While Patti Smith was on stage invoking Gloria and dancing barefoot for the goddess, while Hynde was drinking with the big boys and swaggering like Keef Richards, Kate was making pretty infantile, sparkly little tracks, casting herself as the Shakespearean heroine, a Juliet at the balcony, a vainglorious Goneril, but without the steel or the tragedy, merely a vague pastiche of importance and feeling. The ghostly Kathy at the window, knocking to get in, dressed in homemade faux ballet costume, prancing round a field squealing about being jealous. Men should run from women like Kate. They scare me. Wide-eyed, demanding, intense and all consuming. It is like the female independent power of the 70s just passed Kate right by. She is a Stepford housewife in chiffon. A pretty dancer playing at the dance of the seven veils without any of the sexiness that should attend it.
Babooshka, the story of a wife testing her husband’s fidelity, how the wife, dressed up pretending to be another woman, in order to test him, to see if he strays, and how the deceitful wife: “reminds him of his little lady, capacity to give him all he needs”, carries on as if feminism never happened. Kate prattles on, simpering about how his wife was when she ‘was beautiful’, before she ‘froze on him’, reminding women everywhere there is nothing as irritating as a handmaiden of the patriarchy and their selling out of the sisterhood, pandering to men and judging their own worth, and that of women around them, by their looks and desirability to men. It is all pretty vacant. All quite hopeless for any woman who does not define her life by a man. Kathy is nothing without Heathcliff, the moll in James and the Cold Gun is nothing if she is not defined by her gangster boyfriend. Babooshka is a song about a wife, not a woman in her own right, she is needy and manipulative in a fragile way. This is not girl power, this is porcelain desperation.
The 1985 more mature offering, Hounds of Love is my favorite album from Bush, it shows a more grown up Kate, musically, her high pitched whine and squeal, which lacks depth if not power, is suffers from the 80s curse of the drum machine and overproduction: a little too much reverb, and it would have been an altogether better album for a human drummer. In Running Up The Hill, Kate makes deals with God, promising that the object of her desire ‘wont be unhappy’ with her. It is still ‘you and me’, still the same old desperation, still Kate begging, still Kate the supplicant. Still irritatingly desperate. The man at the center of Cloudbusting is not the lover of the song’s protagonist, but their father. This father figure, is based on the experiences described in Peter Reich’s 1973 memoir. Reich’s father tried to build a rainmaking machine, and was later arrested over fraudulent claims he made for his ‘orgone’ generators. This might be her finest hour as a songwriter – finally not playing Eve to her Adam, instead writing about a different kind of love and suffering. It suited her.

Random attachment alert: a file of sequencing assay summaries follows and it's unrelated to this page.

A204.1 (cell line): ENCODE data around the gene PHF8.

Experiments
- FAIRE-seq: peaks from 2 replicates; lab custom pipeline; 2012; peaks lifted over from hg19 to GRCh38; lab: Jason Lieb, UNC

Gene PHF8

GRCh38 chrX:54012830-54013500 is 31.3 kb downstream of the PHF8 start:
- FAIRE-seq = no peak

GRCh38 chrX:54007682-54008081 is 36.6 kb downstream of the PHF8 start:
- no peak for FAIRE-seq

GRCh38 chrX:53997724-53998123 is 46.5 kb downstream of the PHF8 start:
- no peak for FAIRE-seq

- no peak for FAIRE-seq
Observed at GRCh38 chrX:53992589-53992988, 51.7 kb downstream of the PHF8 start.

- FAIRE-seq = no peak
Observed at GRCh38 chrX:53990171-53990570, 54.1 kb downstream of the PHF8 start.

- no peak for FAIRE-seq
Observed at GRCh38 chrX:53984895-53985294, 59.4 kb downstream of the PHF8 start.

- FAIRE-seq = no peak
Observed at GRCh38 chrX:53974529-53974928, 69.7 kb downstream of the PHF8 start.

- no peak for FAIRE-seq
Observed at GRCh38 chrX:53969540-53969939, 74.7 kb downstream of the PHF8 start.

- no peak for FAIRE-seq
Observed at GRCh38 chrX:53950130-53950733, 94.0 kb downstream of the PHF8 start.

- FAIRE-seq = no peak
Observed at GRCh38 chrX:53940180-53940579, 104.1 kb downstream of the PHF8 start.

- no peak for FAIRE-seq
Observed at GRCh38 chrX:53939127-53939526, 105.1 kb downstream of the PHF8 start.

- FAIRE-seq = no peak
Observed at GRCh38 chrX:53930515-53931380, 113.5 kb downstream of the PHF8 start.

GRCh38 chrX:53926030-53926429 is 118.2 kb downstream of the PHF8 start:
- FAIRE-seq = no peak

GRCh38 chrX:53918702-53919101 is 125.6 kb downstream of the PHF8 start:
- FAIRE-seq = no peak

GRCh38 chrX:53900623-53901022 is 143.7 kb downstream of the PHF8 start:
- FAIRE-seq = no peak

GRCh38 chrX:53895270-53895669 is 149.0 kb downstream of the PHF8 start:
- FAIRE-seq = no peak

In some ways, This Woman’s Work, from the 1988 album The Sensual World, is the companion song to Cloudbusting. Instead of the father/child relationship, she explores the process of becoming a mother, and the love, pain and suffering. Still she centers the man ‘now stands the craft of the father’ she sings. Kate just can’t stop putting men in the forefront and defining feminine experience by them. In some ways she is an eternal Eve, accepting her place below Adam, made from his rib, not the earth, and if that is your bag, then all well and good. There is a certain power in her joyous embracing of traditional femininity, even in the end for me, at least, it all feels a little hollow and restricting.
The Big Sky, shows Kate off at her most insane: the song and the video is all over the place. A mish mash of images, sounds, beats and overdubs, mixed in with some of the most insane editing to ever grace a music video, yet the final effect is freedom. She is free from the Man, free from the earth, free from those hounds of love that chase after her, free from James and his cold gun, free from Gilmour’s tethering influence and guitar. “You never understood me. You never really tried!” she declares, and my heart leaps for her. Perhaps this song shows real growth, and a realization that the men in her life never really got her, or even tried to, and all her devotion was for naught. A Kate who takes hold of her innate power and shouts ‘come on! Build me an ark!’, is a Kate who is spinning out of control, yet ultimately free, and though I do not particularly enjoy this mess of a song, I appreciate the call to freedom, and hearing her be so free. “Tell me sisters!” she asks. “Walking out in the Big Sky! That call out to her ‘sisters’, the women who understand and really hear are finally getting a moment with the fairy-like Kate and her wide eyed ingenue act.
Needing the power, the dark rage, the anger, the independence, the pick yerself up and dust yerself down, the confident sexuality of a Blondie or a Patti, is no crime. I suppose finding a friend in Kate Bush is understandable, if not entirely healthy. Kate Bush, pretty vacant in the middle of the road. It is a wonder she was never run over by the traffic of the patriarchy. I can’t but help feel she is somewhat of a traitor. But then, I “can’t get from the cab to the curb without some little jerk on my back……”